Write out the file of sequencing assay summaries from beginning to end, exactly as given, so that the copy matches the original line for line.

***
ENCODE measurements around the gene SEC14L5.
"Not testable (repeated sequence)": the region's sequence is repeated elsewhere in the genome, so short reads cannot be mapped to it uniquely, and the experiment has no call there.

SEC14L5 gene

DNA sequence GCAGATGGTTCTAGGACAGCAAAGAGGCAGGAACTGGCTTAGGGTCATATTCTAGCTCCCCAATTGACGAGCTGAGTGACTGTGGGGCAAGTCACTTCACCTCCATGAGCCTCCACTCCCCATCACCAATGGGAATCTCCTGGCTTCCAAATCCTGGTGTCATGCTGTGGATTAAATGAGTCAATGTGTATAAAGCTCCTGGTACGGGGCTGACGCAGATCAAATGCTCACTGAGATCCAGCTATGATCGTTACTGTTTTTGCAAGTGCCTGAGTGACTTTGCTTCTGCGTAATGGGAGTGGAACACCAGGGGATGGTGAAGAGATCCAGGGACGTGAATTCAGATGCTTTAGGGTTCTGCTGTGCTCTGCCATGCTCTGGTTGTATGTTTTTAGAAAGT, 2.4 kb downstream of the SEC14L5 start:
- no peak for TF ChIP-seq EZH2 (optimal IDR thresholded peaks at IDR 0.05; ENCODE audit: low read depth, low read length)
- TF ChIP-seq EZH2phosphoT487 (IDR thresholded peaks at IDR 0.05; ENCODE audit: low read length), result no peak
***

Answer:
ENCODE measurements around the gene SEC14L5.
"Not testable (repeated sequence)": the region's sequence is repeated elsewhere in the genome, so short reads cannot be mapped to it uniquely, and the experiment has no call there.

SEC14L5 gene

DNA sequence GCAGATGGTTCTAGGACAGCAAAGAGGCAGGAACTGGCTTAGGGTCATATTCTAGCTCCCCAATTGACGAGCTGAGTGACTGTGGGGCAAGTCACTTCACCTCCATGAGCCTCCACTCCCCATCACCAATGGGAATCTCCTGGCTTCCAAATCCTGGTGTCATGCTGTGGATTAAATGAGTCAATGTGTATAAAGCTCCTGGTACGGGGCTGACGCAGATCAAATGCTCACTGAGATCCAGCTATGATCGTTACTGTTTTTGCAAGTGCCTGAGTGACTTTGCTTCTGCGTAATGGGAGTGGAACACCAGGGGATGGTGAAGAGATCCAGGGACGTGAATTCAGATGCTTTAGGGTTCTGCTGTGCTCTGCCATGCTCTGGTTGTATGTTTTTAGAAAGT, 2.4 kb downstream of the SEC14L5 start:
- no peak for TF ChIP-seq EZH2 (optimal IDR thresholded peaks at IDR 0.05; ENCODE audit: low read depth, low read length)
- TF ChIP-seq EZH2phosphoT487 (IDR thresholded peaks at IDR 0.05; ENCODE audit: low read length), result no peak